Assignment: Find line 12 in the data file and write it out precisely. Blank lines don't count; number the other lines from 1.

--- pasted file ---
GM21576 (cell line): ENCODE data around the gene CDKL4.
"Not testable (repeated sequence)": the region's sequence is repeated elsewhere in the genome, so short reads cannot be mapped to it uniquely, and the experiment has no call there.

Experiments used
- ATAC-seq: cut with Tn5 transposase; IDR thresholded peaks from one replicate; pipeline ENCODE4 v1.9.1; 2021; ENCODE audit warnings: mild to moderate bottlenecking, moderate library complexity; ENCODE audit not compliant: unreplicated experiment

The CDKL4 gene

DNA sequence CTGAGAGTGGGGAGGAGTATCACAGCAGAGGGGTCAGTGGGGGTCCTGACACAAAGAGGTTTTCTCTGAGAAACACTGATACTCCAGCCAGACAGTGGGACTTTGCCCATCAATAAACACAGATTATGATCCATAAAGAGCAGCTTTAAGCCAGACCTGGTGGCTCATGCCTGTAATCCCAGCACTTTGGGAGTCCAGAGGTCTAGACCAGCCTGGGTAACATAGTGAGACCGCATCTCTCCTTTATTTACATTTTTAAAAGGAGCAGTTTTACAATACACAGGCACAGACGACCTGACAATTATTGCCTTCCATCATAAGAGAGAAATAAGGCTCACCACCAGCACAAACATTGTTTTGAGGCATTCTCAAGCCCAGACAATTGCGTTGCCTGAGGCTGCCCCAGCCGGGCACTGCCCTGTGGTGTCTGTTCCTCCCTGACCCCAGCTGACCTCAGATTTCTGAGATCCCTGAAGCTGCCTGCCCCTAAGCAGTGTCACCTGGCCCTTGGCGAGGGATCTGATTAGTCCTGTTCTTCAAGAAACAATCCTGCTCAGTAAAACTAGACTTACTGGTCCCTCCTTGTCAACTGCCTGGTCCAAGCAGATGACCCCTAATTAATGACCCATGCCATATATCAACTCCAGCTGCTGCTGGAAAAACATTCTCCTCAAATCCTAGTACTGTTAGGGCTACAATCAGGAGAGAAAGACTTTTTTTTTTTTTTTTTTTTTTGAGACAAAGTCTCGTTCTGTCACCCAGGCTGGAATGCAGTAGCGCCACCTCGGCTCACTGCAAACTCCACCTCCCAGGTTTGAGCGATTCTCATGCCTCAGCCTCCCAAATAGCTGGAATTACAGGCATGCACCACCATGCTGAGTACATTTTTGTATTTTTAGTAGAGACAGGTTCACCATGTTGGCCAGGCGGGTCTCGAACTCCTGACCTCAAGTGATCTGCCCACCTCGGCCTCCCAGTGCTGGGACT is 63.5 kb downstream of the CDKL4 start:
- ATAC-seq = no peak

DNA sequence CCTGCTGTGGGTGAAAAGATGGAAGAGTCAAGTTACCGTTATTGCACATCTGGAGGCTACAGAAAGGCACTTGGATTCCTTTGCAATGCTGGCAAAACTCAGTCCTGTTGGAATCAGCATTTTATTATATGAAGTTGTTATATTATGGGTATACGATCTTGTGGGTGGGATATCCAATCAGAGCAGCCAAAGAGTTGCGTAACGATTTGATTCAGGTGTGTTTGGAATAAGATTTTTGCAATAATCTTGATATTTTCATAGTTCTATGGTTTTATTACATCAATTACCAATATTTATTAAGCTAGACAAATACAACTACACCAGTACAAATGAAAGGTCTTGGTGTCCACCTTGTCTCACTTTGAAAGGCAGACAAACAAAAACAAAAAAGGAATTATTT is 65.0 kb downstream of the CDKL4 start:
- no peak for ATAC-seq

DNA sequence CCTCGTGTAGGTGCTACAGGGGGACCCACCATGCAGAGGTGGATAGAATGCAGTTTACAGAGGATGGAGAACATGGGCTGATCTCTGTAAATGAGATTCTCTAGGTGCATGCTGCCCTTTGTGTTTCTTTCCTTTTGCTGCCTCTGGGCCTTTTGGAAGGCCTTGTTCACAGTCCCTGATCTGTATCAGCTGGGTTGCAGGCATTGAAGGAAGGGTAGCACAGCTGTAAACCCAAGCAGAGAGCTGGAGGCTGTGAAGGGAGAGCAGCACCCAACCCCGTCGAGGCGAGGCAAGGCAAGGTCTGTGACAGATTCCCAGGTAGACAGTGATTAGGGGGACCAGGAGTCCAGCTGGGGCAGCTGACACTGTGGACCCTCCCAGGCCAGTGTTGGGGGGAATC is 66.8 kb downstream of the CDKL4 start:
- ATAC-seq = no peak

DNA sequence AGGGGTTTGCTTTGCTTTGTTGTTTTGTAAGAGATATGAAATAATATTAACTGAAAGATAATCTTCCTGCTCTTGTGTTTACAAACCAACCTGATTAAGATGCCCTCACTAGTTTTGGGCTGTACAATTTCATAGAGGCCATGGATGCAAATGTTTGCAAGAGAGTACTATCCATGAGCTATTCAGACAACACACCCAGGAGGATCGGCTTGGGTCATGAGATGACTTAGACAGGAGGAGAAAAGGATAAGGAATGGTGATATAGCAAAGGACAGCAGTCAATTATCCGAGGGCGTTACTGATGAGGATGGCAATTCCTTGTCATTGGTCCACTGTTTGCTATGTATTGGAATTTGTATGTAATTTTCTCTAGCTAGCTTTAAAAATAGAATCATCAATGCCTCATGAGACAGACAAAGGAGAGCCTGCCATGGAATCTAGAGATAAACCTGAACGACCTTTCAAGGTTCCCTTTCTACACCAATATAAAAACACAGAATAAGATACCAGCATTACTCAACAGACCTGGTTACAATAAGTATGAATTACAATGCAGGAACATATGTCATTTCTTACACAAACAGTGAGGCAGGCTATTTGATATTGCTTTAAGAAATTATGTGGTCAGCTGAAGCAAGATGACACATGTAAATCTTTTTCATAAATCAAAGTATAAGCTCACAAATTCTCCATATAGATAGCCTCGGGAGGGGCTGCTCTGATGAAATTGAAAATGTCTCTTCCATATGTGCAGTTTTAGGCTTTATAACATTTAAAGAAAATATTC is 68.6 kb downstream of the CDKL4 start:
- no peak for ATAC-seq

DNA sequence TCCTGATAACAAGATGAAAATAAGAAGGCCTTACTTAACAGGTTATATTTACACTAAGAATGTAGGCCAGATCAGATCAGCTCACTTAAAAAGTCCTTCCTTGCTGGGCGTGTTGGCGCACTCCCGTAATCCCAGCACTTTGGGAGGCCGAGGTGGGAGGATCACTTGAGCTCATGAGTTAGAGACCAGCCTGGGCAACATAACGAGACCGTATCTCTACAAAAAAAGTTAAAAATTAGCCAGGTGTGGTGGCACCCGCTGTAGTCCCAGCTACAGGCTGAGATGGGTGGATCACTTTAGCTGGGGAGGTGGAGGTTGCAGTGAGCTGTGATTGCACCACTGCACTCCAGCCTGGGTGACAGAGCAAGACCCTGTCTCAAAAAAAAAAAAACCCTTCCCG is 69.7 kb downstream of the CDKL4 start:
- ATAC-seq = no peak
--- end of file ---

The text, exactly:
DNA sequence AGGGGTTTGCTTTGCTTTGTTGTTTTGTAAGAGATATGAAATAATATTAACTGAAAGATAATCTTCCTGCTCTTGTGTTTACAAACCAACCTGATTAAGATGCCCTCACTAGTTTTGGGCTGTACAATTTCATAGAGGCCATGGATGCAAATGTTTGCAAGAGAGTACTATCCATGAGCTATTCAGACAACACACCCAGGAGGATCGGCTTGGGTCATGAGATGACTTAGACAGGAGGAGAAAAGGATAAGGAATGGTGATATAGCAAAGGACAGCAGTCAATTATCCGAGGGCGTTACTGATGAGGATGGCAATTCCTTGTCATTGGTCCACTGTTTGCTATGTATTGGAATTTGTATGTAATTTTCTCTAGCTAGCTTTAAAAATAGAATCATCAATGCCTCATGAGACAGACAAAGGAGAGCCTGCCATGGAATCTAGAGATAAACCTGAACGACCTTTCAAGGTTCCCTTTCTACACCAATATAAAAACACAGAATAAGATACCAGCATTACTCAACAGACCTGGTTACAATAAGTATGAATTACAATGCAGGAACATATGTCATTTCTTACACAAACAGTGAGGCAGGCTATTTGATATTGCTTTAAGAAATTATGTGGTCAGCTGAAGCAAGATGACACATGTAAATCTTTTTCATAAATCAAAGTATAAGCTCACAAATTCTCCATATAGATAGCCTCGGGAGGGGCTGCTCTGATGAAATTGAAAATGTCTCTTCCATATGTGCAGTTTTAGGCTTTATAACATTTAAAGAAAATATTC is 68.6 kb downstream of the CDKL4 start: